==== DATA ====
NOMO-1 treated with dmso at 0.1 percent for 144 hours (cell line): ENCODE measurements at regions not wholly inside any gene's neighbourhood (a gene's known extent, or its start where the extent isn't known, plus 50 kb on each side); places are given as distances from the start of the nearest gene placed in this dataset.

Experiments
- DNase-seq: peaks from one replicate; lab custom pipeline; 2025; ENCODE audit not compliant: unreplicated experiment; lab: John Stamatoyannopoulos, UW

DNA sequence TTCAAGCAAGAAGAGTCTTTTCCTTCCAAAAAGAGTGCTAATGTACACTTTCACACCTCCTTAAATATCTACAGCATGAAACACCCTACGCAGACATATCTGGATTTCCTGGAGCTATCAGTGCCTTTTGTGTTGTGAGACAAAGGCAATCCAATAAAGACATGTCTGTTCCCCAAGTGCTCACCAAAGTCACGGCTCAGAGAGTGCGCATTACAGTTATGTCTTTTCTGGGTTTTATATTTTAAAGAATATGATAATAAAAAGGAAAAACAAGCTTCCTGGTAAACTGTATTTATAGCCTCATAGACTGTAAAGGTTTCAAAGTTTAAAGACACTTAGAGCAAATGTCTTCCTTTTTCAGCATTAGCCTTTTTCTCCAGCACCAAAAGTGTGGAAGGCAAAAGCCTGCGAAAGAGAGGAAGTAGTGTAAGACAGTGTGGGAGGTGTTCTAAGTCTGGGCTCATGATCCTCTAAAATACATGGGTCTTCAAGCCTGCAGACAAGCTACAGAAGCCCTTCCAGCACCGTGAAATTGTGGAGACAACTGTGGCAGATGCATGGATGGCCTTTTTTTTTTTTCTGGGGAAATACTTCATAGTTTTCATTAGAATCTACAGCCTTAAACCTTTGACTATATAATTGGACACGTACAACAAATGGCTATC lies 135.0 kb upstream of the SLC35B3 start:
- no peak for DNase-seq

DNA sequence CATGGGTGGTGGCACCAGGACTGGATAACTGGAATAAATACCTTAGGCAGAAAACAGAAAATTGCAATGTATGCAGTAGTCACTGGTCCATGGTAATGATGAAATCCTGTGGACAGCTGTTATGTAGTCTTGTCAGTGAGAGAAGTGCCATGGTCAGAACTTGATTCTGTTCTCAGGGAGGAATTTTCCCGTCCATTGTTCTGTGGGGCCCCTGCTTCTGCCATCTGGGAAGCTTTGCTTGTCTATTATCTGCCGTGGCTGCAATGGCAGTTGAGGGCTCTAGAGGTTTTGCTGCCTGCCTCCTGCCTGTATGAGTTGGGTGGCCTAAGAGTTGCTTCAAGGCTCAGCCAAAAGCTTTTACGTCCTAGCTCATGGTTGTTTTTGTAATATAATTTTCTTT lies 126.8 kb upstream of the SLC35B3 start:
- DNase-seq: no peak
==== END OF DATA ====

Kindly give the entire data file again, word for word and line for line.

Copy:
NOMO-1 treated with dmso at 0.1 percent for 144 hours (cell line): ENCODE measurements at regions not wholly inside any gene's neighbourhood (a gene's known extent, or its start where the extent isn't known, plus 50 kb on each side); places are given as distances from the start of the nearest gene placed in this dataset.

Experiments
- DNase-seq: peaks from one replicate; lab custom pipeline; 2025; ENCODE audit not compliant: unreplicated experiment; lab: John Stamatoyannopoulos, UW

DNA sequence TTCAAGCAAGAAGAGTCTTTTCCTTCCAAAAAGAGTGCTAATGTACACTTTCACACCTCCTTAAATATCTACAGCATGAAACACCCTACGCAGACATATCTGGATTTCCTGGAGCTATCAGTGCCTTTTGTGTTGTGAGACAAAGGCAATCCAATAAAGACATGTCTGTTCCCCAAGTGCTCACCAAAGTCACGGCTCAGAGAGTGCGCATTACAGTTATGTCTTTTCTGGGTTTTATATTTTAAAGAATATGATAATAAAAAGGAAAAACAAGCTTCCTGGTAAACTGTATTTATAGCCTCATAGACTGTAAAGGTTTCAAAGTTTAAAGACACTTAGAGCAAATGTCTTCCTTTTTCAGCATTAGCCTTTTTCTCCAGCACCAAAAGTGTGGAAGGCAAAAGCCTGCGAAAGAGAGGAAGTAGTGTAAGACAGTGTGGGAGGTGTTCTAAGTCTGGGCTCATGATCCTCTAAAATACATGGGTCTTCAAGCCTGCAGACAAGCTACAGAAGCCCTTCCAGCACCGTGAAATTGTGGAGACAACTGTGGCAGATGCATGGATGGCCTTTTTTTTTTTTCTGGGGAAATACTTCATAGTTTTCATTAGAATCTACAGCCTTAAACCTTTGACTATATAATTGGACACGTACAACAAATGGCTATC lies 135.0 kb upstream of the SLC35B3 start:
- no peak for DNase-seq

DNA sequence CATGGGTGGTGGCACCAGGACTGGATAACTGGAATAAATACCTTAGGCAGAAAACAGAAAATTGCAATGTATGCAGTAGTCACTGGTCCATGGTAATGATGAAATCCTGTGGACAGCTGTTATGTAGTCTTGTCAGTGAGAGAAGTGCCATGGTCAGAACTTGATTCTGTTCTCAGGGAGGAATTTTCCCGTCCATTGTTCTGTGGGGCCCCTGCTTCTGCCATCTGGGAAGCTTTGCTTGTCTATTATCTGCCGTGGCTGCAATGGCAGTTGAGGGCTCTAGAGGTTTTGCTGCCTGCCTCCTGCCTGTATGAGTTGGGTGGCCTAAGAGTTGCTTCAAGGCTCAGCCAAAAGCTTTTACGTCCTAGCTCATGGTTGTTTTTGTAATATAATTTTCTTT lies 126.8 kb upstream of the SLC35B3 start:
- DNase-seq: no peak